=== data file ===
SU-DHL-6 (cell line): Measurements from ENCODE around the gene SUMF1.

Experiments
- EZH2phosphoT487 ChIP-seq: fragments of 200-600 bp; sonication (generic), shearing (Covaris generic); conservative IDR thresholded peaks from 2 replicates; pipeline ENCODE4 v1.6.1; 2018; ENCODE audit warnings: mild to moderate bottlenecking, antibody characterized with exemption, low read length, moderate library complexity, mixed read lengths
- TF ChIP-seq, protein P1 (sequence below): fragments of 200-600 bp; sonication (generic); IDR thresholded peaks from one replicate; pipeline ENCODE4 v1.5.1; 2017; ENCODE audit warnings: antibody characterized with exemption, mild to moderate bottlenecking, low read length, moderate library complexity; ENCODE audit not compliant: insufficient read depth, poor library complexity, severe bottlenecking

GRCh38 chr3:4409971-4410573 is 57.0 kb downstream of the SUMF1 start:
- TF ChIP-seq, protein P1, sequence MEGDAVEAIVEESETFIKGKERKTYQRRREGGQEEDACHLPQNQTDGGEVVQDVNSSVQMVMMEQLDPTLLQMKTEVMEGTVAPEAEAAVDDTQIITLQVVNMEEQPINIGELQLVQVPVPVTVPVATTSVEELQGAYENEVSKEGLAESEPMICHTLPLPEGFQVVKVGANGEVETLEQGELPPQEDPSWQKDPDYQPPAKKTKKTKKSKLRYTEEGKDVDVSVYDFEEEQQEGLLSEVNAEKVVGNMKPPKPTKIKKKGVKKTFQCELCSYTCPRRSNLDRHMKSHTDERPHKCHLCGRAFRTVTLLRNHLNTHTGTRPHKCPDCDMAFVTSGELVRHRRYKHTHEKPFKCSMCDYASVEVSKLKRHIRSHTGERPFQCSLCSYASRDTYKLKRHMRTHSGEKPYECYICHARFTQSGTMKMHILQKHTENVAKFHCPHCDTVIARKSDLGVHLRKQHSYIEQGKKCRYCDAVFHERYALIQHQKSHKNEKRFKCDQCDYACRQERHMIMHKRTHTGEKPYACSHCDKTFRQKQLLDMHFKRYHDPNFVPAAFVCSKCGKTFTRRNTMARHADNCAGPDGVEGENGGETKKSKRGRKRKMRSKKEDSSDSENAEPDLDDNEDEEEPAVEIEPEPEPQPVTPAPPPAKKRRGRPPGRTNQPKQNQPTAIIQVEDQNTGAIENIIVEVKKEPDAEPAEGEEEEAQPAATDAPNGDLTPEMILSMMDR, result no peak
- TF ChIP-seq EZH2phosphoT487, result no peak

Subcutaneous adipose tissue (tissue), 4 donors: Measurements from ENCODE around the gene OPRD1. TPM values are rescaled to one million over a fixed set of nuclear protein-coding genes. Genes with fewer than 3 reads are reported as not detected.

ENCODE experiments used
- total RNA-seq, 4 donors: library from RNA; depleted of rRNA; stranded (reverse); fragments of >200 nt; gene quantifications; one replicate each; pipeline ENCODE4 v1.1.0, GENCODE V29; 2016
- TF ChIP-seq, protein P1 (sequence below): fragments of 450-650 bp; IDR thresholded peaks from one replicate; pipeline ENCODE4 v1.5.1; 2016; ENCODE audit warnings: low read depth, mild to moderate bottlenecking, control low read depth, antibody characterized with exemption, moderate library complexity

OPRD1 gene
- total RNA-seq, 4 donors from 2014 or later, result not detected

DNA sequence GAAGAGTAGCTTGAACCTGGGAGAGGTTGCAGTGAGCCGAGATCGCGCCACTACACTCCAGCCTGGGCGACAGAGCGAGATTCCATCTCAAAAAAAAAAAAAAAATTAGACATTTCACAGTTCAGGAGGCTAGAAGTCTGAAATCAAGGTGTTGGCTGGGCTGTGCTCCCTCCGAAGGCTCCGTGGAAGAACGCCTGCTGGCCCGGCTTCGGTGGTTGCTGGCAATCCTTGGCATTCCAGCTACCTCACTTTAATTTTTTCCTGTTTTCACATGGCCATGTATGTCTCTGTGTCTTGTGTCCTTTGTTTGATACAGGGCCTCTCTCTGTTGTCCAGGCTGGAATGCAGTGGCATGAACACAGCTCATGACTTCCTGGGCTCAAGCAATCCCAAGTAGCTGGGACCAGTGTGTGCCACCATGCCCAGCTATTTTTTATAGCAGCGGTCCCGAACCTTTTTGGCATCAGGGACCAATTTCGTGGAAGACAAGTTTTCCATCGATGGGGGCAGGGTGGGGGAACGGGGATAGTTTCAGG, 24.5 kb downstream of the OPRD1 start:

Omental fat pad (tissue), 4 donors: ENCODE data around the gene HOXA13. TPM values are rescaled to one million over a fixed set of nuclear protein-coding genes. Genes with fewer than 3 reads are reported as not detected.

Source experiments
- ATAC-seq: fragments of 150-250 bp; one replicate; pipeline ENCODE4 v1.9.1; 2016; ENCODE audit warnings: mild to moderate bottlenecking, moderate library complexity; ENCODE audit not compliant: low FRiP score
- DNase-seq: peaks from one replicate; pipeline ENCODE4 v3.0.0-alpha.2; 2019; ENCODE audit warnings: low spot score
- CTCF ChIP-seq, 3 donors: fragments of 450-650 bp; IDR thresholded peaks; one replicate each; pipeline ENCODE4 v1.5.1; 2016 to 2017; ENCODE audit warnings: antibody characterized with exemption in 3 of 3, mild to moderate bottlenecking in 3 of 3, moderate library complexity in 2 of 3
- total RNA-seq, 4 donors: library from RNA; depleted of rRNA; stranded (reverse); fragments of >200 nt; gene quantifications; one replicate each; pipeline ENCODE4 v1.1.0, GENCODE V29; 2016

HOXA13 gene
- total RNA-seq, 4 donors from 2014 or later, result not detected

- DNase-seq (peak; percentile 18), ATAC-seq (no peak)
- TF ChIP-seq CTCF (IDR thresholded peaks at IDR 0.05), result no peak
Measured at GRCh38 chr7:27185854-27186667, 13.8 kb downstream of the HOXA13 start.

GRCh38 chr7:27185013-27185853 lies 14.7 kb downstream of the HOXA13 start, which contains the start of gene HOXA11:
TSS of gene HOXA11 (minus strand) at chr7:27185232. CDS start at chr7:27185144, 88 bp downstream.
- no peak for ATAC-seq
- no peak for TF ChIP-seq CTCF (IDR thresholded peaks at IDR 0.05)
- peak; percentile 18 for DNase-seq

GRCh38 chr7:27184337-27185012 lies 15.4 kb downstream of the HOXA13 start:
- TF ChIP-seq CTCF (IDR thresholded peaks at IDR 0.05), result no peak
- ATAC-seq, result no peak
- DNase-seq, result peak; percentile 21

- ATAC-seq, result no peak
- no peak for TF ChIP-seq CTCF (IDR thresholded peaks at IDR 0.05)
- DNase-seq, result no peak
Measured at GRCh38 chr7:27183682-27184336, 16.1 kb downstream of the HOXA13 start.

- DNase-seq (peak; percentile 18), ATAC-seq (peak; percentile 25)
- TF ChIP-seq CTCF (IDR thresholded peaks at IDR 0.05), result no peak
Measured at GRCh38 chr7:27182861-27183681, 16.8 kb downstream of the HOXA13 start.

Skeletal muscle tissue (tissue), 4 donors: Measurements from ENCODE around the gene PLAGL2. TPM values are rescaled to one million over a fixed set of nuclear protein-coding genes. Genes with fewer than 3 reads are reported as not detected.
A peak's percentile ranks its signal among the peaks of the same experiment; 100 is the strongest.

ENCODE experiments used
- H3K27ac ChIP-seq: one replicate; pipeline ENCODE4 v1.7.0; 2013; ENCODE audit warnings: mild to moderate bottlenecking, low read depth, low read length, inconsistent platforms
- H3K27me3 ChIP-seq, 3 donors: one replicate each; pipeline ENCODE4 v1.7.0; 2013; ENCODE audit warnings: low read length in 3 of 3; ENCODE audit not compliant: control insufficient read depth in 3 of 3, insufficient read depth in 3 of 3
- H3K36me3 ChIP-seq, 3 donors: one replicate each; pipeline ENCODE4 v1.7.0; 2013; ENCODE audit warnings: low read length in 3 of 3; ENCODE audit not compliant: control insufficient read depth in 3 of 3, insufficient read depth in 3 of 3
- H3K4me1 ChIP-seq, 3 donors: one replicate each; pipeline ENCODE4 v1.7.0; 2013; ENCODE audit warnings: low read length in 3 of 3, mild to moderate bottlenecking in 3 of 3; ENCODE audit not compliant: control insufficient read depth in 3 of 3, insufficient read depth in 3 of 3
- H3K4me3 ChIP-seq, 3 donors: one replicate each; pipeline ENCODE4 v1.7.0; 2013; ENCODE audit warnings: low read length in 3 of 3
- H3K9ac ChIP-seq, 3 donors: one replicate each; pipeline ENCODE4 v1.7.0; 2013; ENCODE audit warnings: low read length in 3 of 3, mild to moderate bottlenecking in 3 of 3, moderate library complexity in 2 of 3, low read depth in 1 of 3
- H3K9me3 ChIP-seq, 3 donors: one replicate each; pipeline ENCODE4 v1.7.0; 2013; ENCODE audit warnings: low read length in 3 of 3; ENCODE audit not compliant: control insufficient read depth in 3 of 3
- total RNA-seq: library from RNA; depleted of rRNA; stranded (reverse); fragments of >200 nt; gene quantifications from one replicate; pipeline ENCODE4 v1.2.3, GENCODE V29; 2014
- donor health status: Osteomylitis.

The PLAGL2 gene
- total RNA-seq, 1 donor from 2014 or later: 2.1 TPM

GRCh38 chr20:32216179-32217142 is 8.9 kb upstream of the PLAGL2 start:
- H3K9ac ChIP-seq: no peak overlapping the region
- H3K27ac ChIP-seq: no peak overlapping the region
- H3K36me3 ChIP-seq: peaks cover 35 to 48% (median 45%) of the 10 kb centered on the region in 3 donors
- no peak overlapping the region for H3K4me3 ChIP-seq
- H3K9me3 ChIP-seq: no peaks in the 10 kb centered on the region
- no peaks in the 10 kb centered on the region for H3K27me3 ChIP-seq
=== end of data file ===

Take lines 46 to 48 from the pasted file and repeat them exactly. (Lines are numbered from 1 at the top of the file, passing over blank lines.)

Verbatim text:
- H3K27me3 ChIP-seq, 3 donors: one replicate each; pipeline ENCODE4 v1.7.0; 2013; ENCODE audit warnings: low read length in 3 of 3; ENCODE audit not compliant: control insufficient read depth in 3 of 3, insufficient read depth in 3 of 3
- H3K36me3 ChIP-seq, 3 donors: one replicate each; pipeline ENCODE4 v1.7.0; 2013; ENCODE audit warnings: low read length in 3 of 3; ENCODE audit not compliant: control insufficient read depth in 3 of 3, insufficient read depth in 3 of 3
- H3K4me1 ChIP-seq, 3 donors: one replicate each; pipeline ENCODE4 v1.7.0; 2013; ENCODE audit warnings: low read length in 3 of 3, mild to moderate bottlenecking in 3 of 3; ENCODE audit not compliant: control insufficient read depth in 3 of 3, insufficient read depth in 3 of 3